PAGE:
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self, went to bishop Lloyd, of whom he had then the greatest opinion, both as to his skill in chrqnology and the scriptures, and particularly in the scripture-prophesies; and this, in order to see, whether it might not be fit for him to insert some of his predictions from those prophesies into a preface to those sermons; that upon their completion they might be of service to christianity; upon some of which prophesies he also himself preached part of his second year's sermons; as his relation, who is now in possession of those sermons, as well as another friend of mine who heard some of them, have informed me; though he never printed them ; the reason of which will appear by what follows. For, upon his application to the bishop, and the bishop's frank and open answers, he was so far from being satisfied, that he immediately began to suppose, that his disappointment arose from the sacred books of Daniel and the Revelation themselves, and not only from his own, or the bishop's misunderstanding them. He was offended, that the bishop understood a day in the prophesies to denote a year in their completion; as all expositors had done before him, and as the ancient language of prophesy plainly imply'd. [See Esay on the Revelation, 2d Edition, page 5-18.] Nay, so greatly was he offended at this interpretation, that he long afterward bluntly asked Sir Isaac Newton himself with whom I had brought him acquainted about A. D. 1696.) who thus expounded the prophesies also, whether he could demonstrate the same. Sir Isaac Newton was so greatly offended at this, as invidioully alluding to his being a mathematician ; which science was not concerned in this matter; that he would not see him, as Dr. Bentley told me himself, for a twelvemonth afterward. Nay, so far did he carry this matter, as to persuade the learned Mr. Daubuz, though in the way of banter only, but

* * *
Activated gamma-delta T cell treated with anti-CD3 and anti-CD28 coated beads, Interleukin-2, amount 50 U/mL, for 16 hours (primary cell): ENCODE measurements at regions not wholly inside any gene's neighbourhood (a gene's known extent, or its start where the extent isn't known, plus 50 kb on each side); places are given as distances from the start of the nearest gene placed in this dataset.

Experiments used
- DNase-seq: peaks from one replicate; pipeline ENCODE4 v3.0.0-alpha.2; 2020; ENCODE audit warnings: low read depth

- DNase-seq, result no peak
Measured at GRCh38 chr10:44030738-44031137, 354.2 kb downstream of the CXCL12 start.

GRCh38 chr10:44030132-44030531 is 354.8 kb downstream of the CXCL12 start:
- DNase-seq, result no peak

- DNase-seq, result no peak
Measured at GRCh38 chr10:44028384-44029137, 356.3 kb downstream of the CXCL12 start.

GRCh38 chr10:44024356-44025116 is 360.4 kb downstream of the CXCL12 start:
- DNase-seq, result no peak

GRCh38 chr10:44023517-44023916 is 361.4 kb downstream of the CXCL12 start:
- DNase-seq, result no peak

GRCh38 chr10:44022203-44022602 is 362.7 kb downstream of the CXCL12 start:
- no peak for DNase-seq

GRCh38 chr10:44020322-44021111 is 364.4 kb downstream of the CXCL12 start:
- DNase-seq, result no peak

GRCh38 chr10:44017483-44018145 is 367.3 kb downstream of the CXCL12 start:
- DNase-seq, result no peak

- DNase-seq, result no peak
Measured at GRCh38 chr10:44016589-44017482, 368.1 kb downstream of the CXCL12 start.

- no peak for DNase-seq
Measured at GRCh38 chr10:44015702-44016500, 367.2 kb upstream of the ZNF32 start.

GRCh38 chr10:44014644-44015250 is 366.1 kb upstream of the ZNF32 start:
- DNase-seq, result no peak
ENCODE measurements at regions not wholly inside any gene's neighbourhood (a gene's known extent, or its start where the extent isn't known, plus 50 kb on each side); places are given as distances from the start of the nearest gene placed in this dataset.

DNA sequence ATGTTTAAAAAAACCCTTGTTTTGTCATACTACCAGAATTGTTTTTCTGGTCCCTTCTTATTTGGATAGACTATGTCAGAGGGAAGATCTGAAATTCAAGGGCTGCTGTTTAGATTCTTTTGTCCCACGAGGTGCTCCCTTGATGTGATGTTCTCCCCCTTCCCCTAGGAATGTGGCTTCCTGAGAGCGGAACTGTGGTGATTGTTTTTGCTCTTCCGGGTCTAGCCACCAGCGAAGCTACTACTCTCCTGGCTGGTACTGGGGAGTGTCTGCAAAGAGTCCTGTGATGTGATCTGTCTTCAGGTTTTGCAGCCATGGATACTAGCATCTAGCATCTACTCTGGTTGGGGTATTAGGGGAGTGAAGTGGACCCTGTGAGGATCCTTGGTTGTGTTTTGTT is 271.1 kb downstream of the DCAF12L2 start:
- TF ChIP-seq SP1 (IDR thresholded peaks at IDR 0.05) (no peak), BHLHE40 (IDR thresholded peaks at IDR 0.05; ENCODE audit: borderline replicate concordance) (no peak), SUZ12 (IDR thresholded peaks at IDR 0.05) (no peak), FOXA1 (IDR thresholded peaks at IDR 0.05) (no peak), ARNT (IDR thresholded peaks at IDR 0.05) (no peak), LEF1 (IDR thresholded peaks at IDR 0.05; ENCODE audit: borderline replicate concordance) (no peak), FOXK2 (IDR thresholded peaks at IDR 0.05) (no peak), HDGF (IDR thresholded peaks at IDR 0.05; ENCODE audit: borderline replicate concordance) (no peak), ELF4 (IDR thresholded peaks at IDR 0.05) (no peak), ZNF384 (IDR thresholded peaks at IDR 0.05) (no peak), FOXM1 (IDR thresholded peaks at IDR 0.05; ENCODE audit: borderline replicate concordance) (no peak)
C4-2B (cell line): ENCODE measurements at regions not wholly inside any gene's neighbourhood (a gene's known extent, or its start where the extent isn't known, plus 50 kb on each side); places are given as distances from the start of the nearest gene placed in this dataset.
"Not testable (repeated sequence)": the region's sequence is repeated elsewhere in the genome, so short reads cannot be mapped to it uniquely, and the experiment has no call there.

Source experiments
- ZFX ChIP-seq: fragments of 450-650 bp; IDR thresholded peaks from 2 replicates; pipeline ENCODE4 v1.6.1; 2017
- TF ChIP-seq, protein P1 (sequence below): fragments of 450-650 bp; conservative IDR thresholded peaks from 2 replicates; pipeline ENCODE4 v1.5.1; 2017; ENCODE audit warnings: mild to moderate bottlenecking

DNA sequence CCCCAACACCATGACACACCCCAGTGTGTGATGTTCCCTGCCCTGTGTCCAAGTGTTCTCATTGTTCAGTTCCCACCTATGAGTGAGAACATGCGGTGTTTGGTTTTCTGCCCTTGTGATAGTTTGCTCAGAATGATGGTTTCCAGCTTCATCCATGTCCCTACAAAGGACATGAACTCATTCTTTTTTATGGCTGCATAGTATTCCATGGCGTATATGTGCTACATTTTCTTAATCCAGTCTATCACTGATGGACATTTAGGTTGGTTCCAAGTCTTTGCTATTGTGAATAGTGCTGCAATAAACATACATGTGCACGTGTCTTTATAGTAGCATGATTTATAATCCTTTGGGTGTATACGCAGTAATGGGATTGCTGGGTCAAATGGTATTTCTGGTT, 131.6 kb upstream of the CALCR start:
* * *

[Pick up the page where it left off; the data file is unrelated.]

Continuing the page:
such a banter as Mr. Daubuz did not perceive, that he ought to demonstrate this exposition, not a posteriori only, as did others; but a priori also ; which he injudiciously attempted to do, in the preface to his Exposition of the Apocalypse; which exposition yet, on account of the great critical faga-, ! city of its author therein shewed, Dr. Bently had in high esteem. He pretended also, that there had never been a version of Daniel made by the Septuagint interpreters; which yet is notoriously known to have been several times quoted by the most ancient fathers; altho' this was afterwards banished out of the church, by Tbeodotion's version. Nay, when Dr. Bentley was courting his lady, who was a moft excellent christian woman, he had like to have lost her, by starting to her an objection against the book of Daniel, as if its author, in defcribing Nebuchadnezzar's image of gold, Daniel vi. to be 60 cubits high, and but 6 cubits broad, knew no better, than that mens height were 10 times their breadth, whereas it is well known to be not more than 6 times. Which made the good lady weep. While the statue, with a pedestal, might easily be 10 times high, even supposing

it were a figure of a man ; which yet is not at all · in the text. It might be an idol standing on the

top of a pillar; as there is, I remember, one in old Persepolis, as the cuts of it in one of our latter travellers demonstrates, He aimed also to pick a quarrel with some small niceties in Daniel's chronology ; and supposed the book to have been written after, the time of Onias, the high priest; and that this Onias was Daniel's Mesiab; and the Naughter of this Onias at Antiocb was the cutting off the Meffab. Dan. ix. 26. 2 Maccabees ii. 34, 35. In short, he was very desirous to get clear of the authority of the book of Daniel. Yet, when he was put in mind how our blessed Saviour exprelly quoted this book,


as written by Daniel the prophet himself, Matt. xxiv: 9. Mar. xiii. 14. Luke xxi. 20 ; he told Dr. Clarke, from whom I had it, that at first this made his Hairs stand an End: but that at last he pretended that was done only ad bominem, as we speak; or by way of condescension to the Jewish prejudices. He also tried to run down the Apocalypse, as not written by the apostle John; tho’ I told him it agreed to his own character of St. John's ftile, which he had observed to have much fewer particles of connection, such as Ev, dè, yap 4. t. X than the other evangelists. He also talked ludicrously of this author's beads and borns. And he also tried to find some persons or times to which the author might allude ; as he had fancied of Onias for Daniel. However, he confessed, that he had not then been able to do it, but hoped he should find it some other time. These accounts I had from his own mouth. But what he said of Isaiah's naming Cyrus so long before he was born, viz. that he supposed it an interpolation, I had at second-hand from a learned bishop: But it so exactly agrees with what I had from his own mouth, concerning Daniel and the